As we approached Santo the storm clouds were gathering! This is where Pele lived and played.
Salvador used to be the capital of Brazil. It has been made a Unesco world heritage site. Not surprisingly it is an architectural wonder.
After walking around near the dock area, which seemed to be a a state of great poverty and decay, we headed up to the main part of the city situated up on the ridge. This was maintained to a much higher standard and was quite spectacular.
It was very edgy. There were armed police and soldiers on every corner.
We wandered off to explore and left the main track. It immediately felt very dangerous.
We glided into the decaying colonial capital of Brazil as the sun began to rise, to a land that once was a glory, but now with much that has been left to rot. Old forts and cathedrals, wildlife and old colonial buildings.
Boobies have a five foot wingspan and are related to the gannets. A number of them were flying around our ship feeding on the flying fish that we were sending up in showers!
We finally tracked everyone down at the beach – a huge long stretch of sand packed with the entire population of Rio Grande. Not quite the carnival we were expecting. It turns out that it was a holiday and everyone heads for the sea!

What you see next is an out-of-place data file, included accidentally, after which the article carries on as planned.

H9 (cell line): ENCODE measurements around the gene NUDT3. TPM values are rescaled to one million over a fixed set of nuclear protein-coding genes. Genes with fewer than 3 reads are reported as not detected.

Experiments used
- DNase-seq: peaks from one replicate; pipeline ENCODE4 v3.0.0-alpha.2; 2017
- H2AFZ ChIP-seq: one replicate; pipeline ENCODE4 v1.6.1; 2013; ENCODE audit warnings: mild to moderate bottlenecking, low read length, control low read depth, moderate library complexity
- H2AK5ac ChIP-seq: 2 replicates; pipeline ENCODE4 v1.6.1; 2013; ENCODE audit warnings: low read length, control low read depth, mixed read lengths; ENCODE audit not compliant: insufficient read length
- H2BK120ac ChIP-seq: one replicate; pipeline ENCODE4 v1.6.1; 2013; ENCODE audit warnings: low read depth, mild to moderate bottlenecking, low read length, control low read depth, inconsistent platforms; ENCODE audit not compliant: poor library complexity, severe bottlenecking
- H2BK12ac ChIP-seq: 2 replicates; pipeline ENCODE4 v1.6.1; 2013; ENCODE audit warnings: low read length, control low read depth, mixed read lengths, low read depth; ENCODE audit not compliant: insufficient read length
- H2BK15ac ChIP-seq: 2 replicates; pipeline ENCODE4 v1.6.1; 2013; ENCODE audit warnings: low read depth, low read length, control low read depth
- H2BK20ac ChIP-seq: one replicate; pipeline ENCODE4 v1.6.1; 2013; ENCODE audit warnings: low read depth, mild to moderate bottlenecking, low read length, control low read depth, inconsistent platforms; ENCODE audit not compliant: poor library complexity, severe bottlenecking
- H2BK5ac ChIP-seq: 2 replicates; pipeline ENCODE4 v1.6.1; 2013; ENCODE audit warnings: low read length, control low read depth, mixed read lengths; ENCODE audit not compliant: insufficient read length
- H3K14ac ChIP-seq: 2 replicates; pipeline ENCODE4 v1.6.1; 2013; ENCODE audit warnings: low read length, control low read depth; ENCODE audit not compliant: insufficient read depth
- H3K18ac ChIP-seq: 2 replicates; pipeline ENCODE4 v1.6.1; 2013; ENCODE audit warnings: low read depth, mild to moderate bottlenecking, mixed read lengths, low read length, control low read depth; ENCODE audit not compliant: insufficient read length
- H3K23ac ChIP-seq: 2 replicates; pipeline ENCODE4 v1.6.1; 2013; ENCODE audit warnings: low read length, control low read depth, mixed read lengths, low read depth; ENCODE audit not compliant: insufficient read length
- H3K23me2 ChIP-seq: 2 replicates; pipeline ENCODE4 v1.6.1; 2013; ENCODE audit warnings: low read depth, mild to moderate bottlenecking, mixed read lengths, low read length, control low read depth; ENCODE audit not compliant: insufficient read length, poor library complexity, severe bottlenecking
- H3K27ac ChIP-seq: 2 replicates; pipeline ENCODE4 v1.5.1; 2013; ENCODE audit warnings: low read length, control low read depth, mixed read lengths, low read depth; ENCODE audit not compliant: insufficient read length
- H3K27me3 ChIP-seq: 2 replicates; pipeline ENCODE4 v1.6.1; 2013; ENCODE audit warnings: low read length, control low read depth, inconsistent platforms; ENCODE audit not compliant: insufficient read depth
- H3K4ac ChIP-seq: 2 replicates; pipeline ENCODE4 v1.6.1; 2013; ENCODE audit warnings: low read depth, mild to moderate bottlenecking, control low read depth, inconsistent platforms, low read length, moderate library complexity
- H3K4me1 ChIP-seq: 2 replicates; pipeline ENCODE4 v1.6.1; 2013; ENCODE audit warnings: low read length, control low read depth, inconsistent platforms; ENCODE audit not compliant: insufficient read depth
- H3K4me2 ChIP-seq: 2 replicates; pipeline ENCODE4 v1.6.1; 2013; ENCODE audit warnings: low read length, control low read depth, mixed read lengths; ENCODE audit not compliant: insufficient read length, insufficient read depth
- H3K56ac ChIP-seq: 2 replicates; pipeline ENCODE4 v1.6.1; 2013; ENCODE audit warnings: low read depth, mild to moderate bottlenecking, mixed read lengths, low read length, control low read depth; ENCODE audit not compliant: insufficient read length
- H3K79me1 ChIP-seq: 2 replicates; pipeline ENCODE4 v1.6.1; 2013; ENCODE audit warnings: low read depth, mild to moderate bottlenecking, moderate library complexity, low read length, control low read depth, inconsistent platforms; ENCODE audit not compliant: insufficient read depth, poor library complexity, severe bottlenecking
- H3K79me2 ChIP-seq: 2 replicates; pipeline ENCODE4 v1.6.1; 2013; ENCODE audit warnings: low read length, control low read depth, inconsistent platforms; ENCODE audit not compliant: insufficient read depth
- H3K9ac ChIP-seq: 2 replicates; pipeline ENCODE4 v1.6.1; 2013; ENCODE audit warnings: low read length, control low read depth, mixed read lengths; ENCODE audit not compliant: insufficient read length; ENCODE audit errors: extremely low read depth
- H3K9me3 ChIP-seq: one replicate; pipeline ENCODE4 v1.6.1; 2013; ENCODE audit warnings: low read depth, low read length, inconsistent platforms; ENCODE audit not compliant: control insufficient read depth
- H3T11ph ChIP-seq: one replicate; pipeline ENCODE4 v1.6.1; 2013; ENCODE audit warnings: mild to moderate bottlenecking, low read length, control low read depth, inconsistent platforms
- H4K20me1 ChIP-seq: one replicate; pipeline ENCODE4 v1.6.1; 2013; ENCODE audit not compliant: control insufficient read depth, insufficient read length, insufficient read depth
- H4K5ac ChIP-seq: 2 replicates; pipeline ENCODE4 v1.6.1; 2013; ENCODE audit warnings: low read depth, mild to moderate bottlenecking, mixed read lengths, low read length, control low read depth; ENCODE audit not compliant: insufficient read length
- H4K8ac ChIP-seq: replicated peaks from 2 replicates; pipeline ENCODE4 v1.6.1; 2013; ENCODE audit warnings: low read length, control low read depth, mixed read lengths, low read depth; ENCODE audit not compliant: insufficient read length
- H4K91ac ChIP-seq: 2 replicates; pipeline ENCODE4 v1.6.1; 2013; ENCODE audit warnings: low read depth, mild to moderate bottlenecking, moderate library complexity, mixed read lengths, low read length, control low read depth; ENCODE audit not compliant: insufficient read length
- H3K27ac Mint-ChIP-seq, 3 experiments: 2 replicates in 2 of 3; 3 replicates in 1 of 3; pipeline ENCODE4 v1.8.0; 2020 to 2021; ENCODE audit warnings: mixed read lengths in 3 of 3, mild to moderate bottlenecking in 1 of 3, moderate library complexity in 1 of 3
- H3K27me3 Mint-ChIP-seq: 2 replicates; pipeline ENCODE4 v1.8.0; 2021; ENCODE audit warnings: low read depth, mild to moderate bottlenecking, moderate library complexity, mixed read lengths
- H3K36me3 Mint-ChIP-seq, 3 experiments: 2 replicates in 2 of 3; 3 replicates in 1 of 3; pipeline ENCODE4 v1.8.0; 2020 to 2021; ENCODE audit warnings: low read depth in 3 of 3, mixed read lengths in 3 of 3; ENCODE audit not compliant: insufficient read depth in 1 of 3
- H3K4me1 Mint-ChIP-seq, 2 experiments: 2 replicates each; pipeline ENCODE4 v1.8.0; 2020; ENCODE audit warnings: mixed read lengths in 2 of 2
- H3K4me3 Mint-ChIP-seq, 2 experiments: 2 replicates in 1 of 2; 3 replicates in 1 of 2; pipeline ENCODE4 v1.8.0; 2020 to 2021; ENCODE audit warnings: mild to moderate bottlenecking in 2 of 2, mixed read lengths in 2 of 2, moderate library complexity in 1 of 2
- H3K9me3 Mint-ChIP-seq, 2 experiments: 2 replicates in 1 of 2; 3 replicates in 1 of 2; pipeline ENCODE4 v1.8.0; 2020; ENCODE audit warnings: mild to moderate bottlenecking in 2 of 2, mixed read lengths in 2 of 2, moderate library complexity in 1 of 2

The fish market was an old colonial building. On the roof and all around there were herons and egrets waiting for the fishermen to gut their catch and throw the scraps out.
We arrived during carnival. We expected the place to be teeming. The streets were empty. All the shops were shut. It was eerie.
We later discovered that everybody had gone to the beach!
We had a last walk around the city and then were leaving in the glow of the evening twilight. It created a surreal glow as with an impressionist painting. Very beautiful. Sugar Mountain silhouetted against glowing clouds.
Brazil feels edgy. There is that mixture of great wealth and huge poverty. The very poor have no got a lot to lose. There is also the polarity between great architecture, the old and the new, and the slums of the favellas. There are the opulant churches which still hold a lot of the poor in their thrall. When life is hard and cheap I guess you have to believe in something. The Catholic church sure did a good job of brainwashing the poor.
The Olympic Games was coming. There was a mad building programme to remove a lot of the eyesores.
Then there is Nature. Even in the city a bit of the rainforest intrudes.
It was not quite my expectation. Rio was battered by wind and rain. Ipanema beach was windspread. We took a cable car and headed up into the mist. All around me was tropical rainforest.
Above us Christ The Redeemer loomed out of the mist. One minute it was gone the next a hazy figure appeared. There was no view over to Sugar Mountain. Everything was enshrouded in fog.
On the way down we had a glimpse of the favellas – the bright coloured slums of Brazil.